There will never be a Coke for kids.
In this day and age (and perhaps in those past), the Coca-Cola Co. would catch hell – and then some – if it were to launch a cola product marketed to children. For a growing number of Americans, soda has become – in the non-literal sense – a four-letter word, and while it’s clear that more adult consumers want healthy drink options for themselves, they’re also increasingly wary of what their offspring are pulling from the fridge.
Tea, on the other hand, has long been a well-known and commonly consumed beverage, and ready-to-drink (RTD) versions have struck progressive chords with household buyers who view them as healthy alternatives to soda. In a category pioneered by companies like Snapple and AriZona, and since extended by dozens of other brands, including Coca-Cola-owned Honest Tea and Lipton’s Pure Leaf, RTD iced tea has been a welcome addition to households, with multi-serve packages filling grocery aisles, shopping carts and pantries.
The familiarity of tea as a family beverage, however, has yet to give way to the creation of many tea-based kids’ drinks. One significant barrier: caffeine, which is present in many tea leaves and may present too big a barrier for parents. That said, the category has, in recent years, seen the launch of a few caffeine-free kids’ tea brands, including Drazil, a line of herbal teas sweetened with fruit juice, Rooibee Roo, an extension of Rooibee Red Tea’s line of iced rooibos drinks, and Little Me Tea.
In a recent report on the U.S. tea market, Packaged Facts, a provider of intelligence and data on consumer products, urged beverage companies to take advantage of what it describes as an “underrepresented” sub-category of teas marketed specifically at kids and teens.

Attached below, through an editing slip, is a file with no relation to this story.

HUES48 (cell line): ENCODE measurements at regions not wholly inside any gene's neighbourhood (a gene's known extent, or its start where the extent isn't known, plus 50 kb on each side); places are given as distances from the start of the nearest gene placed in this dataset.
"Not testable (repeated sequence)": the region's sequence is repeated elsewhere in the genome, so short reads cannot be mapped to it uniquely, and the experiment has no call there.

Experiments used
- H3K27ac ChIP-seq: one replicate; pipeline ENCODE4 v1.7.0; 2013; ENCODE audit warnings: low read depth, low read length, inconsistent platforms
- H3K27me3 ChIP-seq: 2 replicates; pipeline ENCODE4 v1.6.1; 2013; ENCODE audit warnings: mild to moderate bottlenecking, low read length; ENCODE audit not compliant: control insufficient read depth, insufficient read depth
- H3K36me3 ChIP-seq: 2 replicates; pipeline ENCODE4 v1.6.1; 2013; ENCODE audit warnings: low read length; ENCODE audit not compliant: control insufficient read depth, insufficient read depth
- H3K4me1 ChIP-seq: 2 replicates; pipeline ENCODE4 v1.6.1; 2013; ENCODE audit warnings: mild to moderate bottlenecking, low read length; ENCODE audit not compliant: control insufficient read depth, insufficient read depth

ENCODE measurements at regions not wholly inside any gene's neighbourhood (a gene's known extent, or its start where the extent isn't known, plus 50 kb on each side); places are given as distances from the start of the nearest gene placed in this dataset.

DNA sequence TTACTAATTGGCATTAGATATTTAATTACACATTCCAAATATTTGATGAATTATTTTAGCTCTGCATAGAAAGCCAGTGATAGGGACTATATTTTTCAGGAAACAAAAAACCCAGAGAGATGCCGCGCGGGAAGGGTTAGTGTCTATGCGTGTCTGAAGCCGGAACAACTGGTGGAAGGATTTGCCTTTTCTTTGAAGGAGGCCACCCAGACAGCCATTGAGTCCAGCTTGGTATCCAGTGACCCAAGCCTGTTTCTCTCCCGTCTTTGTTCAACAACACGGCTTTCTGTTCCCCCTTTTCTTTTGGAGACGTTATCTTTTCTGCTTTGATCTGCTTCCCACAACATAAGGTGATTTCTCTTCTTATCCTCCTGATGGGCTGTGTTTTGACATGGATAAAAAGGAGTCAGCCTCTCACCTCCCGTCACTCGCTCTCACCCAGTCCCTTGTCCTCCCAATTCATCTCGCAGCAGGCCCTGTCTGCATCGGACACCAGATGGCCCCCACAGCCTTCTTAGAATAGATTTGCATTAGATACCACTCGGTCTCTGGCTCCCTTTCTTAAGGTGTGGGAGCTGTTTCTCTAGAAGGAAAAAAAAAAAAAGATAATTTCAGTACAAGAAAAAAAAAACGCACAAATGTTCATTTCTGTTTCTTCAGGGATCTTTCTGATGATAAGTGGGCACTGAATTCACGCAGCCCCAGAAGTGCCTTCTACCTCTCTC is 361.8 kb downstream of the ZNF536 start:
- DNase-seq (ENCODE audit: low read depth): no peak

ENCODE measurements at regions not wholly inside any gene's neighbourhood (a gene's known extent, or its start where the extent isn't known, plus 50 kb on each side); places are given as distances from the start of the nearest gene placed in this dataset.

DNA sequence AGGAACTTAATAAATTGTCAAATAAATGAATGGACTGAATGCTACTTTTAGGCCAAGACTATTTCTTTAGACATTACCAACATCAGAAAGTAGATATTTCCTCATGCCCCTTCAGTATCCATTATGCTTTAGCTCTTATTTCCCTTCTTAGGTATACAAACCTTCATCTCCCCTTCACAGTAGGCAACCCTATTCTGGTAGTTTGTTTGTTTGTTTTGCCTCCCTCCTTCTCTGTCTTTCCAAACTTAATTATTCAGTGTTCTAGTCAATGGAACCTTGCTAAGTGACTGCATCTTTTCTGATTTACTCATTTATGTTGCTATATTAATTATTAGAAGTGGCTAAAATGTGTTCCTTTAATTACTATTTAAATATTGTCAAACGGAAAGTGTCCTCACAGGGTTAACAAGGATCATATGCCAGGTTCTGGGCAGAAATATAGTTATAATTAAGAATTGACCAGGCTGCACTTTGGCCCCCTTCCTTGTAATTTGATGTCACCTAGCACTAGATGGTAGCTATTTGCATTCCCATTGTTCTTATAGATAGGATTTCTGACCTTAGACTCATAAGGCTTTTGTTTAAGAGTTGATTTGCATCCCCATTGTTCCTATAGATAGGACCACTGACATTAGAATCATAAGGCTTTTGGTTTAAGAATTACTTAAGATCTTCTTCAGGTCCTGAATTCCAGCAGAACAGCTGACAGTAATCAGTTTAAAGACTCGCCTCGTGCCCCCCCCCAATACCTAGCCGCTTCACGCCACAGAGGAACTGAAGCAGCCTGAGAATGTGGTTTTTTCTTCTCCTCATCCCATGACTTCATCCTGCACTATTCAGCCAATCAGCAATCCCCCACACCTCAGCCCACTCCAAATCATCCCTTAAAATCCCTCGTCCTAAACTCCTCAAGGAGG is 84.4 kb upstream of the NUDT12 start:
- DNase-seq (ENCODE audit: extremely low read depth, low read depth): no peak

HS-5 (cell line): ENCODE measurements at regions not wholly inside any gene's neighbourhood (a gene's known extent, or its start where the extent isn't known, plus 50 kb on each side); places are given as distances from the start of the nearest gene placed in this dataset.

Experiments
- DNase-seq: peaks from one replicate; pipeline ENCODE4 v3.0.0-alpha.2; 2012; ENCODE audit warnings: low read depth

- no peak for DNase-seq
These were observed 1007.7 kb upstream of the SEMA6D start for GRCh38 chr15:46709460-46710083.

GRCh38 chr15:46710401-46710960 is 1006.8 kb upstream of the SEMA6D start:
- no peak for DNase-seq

“According to Packaged Facts’ February/March 2013 Food Shopper Insights Survey, two-thirds of grocery shoppers with children agree that their kids’ preferences influence which groceries they buy,” the company wrote. “To win over the kids, ready-to-drink tea varieties are key to leveraging convenience. For example, liquid concentrates offer the opportunity to retain convenience, yet give kids the power to control their flavors and “play” with their beverage.”
Packaged Facts projects the American tea market to be a $25 billion category by the end of 2014, noting that growth will “depend heavily on the ability of food manufacturers and marketers to connect with children and their parents perhaps more than any other consumers.”
The development of new tea drinks for kids could also play a key role in the creation of a framework by which marketers can establish vertical integration of both adult and children’s products, according to Jonas Feliciano, an analyst with London-based market research firm Euromonitor International.
In a June blog post, Feliciano noted a growing number of new beverage manufacturers that are creating high quality, healthy children’s beverages based on trusted and established brands that could lead to long-term relationships with consumers.